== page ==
How long should I expect before the adjuster files a report estimating damage repair costs?
Lisa Miller: In most cases, within 10 days. In the aftermath of a catastrophe, it varies and could be as long as three to four weeks.
Travis Miller: In the early weeks following a significant event, it might take a week or two for the adjuster to submit the report.
Michael Peltier, media relations manager, Citizens Property Insurance Corp.: The adjuster handing the claim has up to seven days to send the report estimating the loss to the policyholder after it is finalized. Citizens has up to 60 days to pay or deny a claim.
How long should I expect to wait before finding out what the insurer is willing to pay for repairs?
Lisa Miller: Some claims are not complex and can be settled in just a matter of days. On the other hand, complex claims such as heavy damage from a hurricane and losses that involve flood damage can take several weeks.
Travis Miller: In general, the insured should be informed of a decision within 60 days after the loss is reported. In many instances, an insurer will respond sooner. It is important to keep in mind that a storm claim often involves more than just a single review with a single payment. For example, if a payment for additional living expenses is warranted, an insurer often will issue an initial payment within days and will continue to issue additional payments as expenses are incurred.
Under what circumstances should I contact a public adjuster?
Lisa Miller: It is not recommended that a public adjuster be engaged at the outset of a claim. It is in the best interest of the policyholder to first let the insurance company’s adjuster provide feedback and a report. If the customer is not satisfied, they can seek the assistance of the Department of Financial Services, which is a free service.
Paul Handerhan, president, Federal Association for Insurance Reform: There are two typical reasons for hiring a public adjuster. One is if you are very busy, say a professional, and you’re willing to pay a percentage of your claim to let someone handle it for you. A second reason is if you’re having a difficult time getting the claim sorted out, or your insurer has already denied it and you want to hire someone to convince the insurer to reassess your claim.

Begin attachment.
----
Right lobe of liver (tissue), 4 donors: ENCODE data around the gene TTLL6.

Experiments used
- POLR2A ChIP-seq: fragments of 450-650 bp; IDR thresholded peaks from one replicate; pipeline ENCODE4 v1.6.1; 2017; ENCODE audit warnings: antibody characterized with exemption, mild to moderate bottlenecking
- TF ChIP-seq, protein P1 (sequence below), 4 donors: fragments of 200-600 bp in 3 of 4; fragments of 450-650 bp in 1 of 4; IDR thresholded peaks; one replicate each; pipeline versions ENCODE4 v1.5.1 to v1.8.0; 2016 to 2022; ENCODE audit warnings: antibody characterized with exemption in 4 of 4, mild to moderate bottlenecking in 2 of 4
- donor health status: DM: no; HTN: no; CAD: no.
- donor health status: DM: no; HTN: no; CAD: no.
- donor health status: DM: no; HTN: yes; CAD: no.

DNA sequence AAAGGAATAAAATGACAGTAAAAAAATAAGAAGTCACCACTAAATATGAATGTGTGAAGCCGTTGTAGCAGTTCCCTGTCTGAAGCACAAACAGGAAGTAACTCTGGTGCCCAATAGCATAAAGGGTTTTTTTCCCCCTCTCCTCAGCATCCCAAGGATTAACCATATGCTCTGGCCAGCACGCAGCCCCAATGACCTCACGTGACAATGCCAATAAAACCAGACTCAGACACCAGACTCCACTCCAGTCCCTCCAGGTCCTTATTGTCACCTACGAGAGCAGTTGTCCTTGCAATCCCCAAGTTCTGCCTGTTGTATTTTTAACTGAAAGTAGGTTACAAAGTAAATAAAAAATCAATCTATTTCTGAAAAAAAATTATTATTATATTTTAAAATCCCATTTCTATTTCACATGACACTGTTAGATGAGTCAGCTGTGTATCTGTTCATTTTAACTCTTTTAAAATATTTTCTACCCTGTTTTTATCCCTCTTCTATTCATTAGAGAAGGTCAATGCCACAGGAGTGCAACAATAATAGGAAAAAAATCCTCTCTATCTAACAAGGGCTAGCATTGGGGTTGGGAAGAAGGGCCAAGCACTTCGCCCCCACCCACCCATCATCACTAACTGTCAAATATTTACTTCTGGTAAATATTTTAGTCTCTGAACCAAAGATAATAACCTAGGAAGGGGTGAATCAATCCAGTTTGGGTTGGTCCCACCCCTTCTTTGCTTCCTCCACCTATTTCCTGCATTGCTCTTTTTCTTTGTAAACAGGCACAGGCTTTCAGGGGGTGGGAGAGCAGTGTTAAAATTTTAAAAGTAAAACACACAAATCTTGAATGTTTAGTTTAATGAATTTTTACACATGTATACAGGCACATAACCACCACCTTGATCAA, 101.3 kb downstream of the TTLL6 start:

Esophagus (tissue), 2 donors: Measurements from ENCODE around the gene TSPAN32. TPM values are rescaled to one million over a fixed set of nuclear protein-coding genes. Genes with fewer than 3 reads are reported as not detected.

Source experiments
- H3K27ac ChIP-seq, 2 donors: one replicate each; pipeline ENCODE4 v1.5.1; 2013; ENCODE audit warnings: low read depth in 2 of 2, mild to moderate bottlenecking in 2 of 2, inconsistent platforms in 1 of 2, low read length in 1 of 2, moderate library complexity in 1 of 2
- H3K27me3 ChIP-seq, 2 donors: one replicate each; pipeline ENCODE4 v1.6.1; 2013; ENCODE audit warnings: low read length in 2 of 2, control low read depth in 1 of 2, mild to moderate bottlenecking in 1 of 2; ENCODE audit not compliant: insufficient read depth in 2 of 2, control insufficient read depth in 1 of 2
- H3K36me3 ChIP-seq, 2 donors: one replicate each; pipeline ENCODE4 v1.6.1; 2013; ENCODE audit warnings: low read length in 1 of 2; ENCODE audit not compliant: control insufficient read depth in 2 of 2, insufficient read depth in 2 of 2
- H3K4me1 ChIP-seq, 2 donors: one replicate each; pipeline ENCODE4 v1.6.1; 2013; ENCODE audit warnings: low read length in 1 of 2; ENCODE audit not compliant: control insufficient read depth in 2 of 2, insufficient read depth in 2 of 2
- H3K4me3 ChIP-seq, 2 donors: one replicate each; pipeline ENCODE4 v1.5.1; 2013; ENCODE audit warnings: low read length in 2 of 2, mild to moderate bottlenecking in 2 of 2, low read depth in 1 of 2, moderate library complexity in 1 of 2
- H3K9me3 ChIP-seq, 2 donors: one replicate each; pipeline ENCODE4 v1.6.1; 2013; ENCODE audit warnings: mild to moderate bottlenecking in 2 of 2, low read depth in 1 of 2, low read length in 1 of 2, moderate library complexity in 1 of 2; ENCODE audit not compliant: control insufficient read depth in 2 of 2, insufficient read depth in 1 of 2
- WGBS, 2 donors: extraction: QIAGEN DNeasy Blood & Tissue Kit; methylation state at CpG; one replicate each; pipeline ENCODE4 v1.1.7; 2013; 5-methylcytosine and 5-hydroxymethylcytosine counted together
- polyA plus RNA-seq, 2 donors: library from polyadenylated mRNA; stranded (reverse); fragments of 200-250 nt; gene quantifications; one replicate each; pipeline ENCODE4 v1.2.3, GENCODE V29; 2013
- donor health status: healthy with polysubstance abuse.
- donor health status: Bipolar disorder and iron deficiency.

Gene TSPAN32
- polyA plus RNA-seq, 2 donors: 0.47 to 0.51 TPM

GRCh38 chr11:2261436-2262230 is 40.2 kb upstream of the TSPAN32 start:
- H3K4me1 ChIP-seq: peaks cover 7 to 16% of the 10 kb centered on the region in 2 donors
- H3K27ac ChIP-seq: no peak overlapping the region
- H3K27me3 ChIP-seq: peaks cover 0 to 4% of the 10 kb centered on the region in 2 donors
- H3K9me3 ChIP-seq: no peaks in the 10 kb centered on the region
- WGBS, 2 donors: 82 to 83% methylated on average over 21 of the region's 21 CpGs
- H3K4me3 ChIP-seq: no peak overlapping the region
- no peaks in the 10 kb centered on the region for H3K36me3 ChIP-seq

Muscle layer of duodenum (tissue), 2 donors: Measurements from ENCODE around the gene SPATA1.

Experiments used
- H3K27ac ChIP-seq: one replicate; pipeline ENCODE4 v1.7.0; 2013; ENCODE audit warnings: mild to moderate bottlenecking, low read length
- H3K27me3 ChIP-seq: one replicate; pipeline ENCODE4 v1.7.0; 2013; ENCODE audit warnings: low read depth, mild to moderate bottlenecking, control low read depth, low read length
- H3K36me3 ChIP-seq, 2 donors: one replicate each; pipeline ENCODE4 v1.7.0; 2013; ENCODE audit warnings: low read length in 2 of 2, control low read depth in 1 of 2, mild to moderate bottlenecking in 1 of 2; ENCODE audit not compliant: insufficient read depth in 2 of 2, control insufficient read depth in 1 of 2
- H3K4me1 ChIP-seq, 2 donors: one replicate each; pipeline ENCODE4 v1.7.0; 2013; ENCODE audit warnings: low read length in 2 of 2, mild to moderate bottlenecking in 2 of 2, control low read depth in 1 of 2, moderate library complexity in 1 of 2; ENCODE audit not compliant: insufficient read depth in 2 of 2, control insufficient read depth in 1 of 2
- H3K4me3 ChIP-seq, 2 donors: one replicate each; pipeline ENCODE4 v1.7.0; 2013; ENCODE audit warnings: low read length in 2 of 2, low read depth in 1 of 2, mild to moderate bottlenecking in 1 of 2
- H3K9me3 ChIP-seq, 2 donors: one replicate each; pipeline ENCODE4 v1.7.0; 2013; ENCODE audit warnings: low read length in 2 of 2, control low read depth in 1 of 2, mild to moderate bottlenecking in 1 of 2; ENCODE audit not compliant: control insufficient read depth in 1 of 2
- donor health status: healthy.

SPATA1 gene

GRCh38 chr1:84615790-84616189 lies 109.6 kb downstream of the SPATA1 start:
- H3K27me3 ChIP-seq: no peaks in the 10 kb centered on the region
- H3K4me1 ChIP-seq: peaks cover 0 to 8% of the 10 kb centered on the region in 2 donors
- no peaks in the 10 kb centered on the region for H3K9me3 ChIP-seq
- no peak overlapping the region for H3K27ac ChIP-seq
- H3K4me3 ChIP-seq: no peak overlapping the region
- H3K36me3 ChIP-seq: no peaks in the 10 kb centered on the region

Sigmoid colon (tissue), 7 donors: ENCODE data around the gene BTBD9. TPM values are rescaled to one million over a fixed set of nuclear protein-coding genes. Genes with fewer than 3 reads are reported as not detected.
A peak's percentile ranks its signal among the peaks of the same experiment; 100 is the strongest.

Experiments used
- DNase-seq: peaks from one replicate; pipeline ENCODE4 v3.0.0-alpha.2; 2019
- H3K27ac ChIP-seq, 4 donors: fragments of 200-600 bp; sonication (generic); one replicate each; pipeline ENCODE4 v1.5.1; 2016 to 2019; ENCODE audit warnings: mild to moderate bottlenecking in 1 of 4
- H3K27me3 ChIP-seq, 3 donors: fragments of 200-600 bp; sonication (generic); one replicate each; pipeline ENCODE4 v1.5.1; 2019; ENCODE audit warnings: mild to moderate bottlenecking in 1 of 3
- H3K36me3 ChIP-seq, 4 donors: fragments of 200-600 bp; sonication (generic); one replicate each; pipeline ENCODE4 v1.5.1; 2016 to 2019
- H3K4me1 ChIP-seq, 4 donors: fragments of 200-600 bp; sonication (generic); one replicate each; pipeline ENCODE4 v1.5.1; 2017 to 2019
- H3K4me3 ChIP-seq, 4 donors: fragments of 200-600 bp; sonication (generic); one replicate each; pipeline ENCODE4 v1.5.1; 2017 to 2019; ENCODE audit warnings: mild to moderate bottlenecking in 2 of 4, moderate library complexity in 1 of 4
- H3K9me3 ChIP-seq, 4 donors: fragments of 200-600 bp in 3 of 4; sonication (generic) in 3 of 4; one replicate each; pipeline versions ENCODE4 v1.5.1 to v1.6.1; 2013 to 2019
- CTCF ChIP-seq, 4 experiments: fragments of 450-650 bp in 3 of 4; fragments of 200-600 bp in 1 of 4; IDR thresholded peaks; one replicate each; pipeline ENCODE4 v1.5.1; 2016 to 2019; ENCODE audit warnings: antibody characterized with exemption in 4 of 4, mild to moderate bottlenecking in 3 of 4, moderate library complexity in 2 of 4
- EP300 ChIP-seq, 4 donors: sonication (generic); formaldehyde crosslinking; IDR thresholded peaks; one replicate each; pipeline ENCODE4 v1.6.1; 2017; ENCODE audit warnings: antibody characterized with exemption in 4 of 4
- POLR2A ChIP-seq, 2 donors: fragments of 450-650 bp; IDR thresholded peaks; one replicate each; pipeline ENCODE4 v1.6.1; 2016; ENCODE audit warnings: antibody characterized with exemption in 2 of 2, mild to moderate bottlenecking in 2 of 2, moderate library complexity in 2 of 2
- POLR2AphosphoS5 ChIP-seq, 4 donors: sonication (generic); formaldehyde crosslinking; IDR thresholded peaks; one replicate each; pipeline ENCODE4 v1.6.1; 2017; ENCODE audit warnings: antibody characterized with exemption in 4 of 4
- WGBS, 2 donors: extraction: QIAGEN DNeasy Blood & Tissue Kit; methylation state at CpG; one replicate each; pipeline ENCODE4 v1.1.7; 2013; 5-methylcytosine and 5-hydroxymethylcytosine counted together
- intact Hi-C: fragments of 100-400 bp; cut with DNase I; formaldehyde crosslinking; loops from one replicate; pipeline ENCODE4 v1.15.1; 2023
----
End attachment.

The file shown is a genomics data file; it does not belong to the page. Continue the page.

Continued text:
Wilson: Most South Florida consumers recognize the importance of engaging an experienced and professional public adjuster. We possess the expertise to identify hidden damages that are only detectable with specialized tools. Additionally, we handle all communication and inspections, meticulously prepare claim documents, and thoroughly review your policy coverages. Our objective is to guarantee that you receive appropriate and timely compensation for all covered damages.
What are the potential pitfalls of hiring a public adjuster to handle my claim?
Lisa Miller: According to the Office of Public Policy and Government Accountability, a claim takes nine months longer when a public adjuster is involved. A public adjuster’s compensation is paid out of the claim, so if a claim is $1,000 and the public adjuster’s fee is 10%, the policyholder only receives $900.